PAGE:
Strings: the simplest and most basic data type (max 512M in length) Redis Strings are binary safe, this means that a Redis string can contain any kind of data, for instance a JPEG image or a serialized Ruby object. redis > users:leto "{name: leto, planet: dune, likes: [spice]}" OK redis > x users:leto "{name: leto, planet: dune, likes: [spice]}" (integer) 0 redis > strlen users:leto (integer) 42 redis > getrange users:leto 27 40 "likes: [spice]" redis > append users:leto " OVER 9000!!" (integer) 54 redis > get users:leto "{name: leto, planet: dune, likes: [spice]} OVER 9000!!" Binary-safe strings means that values are essentially byte strings, and can contain any byte (including the null byte). This is possible because the Redis protocol uses pascal-style strings, prefixing any string with its length in bytes. Earlier we learnt that Redis doesn't care about your values. Most of the time that's true. However, a few string commands are specific to some types or structure of values. As a vague example, I could see the above append and getrange commands being useful in some custom space-efficient serialization. As a more concrete example I give you the incr, incrby, decrand decrby commands next page. Strings command list: APPEND key value : Append a value to a key DECR/ DECRBY key : Decrement the integer value of a key by one or a number GET key :Get the value of a key GETRANGE key start end Get a substring of the string stored at a key GETSET key value : Set the string value of a key and return its old value INCR/ INCRBY key Increment the integer value of a key by one or by the given number MGET key [key ...] Get the values of all the given keys MSET key value [key value ...] Set multiple keys to multiple values SET key value Set the string value of a key SETEX key seconds value : Set the value and expiration of a key SETRANGE key offset value: Overwrite part of a string at key starting at the specified offset STRLEN key Get the length of the value stored in a key The C structure sdshdr declared in sds.h represents a Redis string: struct sdshdr { long len; long free; char buf[]; };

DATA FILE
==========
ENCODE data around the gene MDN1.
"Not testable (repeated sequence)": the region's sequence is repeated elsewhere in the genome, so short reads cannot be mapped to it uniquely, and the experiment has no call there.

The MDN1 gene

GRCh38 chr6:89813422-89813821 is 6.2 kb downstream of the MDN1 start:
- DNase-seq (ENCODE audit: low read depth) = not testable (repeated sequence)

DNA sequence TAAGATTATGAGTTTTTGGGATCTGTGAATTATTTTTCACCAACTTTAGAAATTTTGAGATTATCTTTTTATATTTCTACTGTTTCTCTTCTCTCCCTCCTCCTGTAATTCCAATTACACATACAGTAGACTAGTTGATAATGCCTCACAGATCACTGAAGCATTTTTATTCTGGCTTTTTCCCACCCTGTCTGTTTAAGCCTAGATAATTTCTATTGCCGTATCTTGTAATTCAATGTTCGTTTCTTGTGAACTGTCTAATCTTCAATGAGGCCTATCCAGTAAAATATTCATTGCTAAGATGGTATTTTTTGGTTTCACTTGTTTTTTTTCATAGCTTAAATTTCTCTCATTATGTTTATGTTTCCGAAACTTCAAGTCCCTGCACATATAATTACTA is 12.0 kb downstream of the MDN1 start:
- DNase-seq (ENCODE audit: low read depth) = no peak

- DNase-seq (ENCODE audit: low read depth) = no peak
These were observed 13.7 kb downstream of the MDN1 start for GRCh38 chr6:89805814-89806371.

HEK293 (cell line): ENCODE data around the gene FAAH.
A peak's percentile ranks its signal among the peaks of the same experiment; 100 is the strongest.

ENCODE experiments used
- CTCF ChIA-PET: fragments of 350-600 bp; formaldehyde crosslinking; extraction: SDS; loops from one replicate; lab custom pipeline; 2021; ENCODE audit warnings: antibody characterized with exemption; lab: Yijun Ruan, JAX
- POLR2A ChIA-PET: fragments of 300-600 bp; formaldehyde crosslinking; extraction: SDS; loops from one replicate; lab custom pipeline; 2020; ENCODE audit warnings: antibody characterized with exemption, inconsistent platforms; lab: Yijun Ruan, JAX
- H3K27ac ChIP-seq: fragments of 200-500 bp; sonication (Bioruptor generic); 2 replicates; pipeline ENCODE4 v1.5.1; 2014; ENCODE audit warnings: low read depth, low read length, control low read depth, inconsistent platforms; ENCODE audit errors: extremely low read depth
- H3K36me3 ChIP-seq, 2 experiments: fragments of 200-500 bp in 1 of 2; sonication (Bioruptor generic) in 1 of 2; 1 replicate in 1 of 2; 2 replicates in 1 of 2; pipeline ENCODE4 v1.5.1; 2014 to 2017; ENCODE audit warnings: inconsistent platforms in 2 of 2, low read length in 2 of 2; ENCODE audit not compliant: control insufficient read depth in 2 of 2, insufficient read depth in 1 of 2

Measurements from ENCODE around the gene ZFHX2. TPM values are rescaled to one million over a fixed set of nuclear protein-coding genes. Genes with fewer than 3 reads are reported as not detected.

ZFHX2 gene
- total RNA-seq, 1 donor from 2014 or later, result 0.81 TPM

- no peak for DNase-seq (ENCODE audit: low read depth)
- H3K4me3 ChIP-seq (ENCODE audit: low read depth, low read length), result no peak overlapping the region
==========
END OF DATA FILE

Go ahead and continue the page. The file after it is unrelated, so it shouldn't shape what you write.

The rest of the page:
13 Data structure : strings, hashes, lists, sets , sorted sets.
if we store a counter key, we can use commands such as INCR (or INCRBY) and DECR (or DECRBY) to increment or decrement its contained value. To store page visit data, we could have a key “visits:pageid:totals” redis > SET visits:2:totals OK redis > get visits:2:totals " " redis > INCR visits:635:totals (integer) 1 redis > INCR visits:2:totals (integer) redis > get visits:2:totals " “ redis > strlen visits:2:totals (integer) 7 redis > incr users:leto (error) ERR value is not an integer or out of range You can do a number of interesting things using strings in Redis, for instance you can: Use Strings as atomic counters using commands in the INCR family: INCR, DECR, INCRBY. Append to strings with the APPEND command. Use Strings as a random access vectors with GETRANGE and SETRANGE. Encode a lot of data in little space, or create a Redis backed Bloom Filter using GETBIT and SETBIT. INCR is atomic. That even multiple clients issuing INCR against the same key will never incur into a race condition. For instance it can never happen that client 1 read "10", client 2 read "10" at the same time, both increment to 11, and set the new value of 11. The final value will always be of 12 and the read-increment-set operation is performed while all the other clients are not executing a command at the same time. As you can imagine, Redis strings are great for analytics. Try incrementing users:leto (a non-integer value) and see what happens (you should get an error).